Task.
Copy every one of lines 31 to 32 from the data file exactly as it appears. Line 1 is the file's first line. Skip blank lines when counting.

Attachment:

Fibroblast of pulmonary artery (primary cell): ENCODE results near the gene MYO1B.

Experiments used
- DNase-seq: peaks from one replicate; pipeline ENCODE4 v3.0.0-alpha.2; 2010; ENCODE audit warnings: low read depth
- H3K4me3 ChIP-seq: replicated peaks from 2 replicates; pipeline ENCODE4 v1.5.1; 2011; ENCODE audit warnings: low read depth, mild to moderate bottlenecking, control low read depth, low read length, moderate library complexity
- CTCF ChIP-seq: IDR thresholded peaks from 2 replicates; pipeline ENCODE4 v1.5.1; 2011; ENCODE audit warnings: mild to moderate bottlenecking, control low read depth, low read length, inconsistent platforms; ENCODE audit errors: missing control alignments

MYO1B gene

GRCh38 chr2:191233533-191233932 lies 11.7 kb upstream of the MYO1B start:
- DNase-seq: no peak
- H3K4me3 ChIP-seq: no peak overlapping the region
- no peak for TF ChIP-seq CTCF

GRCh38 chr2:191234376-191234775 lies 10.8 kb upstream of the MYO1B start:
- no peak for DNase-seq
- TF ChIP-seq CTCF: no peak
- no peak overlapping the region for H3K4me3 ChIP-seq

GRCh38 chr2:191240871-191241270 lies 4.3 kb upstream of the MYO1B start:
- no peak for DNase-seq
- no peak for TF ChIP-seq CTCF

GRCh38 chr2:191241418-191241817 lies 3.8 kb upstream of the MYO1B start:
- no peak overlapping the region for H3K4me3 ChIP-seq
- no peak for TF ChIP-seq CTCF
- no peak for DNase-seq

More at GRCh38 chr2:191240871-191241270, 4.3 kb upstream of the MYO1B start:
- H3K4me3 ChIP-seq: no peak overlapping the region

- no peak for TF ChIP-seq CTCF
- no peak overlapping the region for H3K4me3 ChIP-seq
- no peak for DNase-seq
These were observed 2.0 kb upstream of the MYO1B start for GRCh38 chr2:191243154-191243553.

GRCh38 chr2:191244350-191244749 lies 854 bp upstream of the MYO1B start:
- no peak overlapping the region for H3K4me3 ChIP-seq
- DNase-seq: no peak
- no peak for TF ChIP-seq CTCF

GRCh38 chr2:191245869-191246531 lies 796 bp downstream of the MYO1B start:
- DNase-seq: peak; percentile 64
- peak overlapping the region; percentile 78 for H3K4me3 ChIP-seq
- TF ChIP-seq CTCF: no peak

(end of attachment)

- no peak for TF ChIP-seq CTCF

GRCh38 chr2:191245869-191246531 lies 796 bp downstream of the MYO1B start: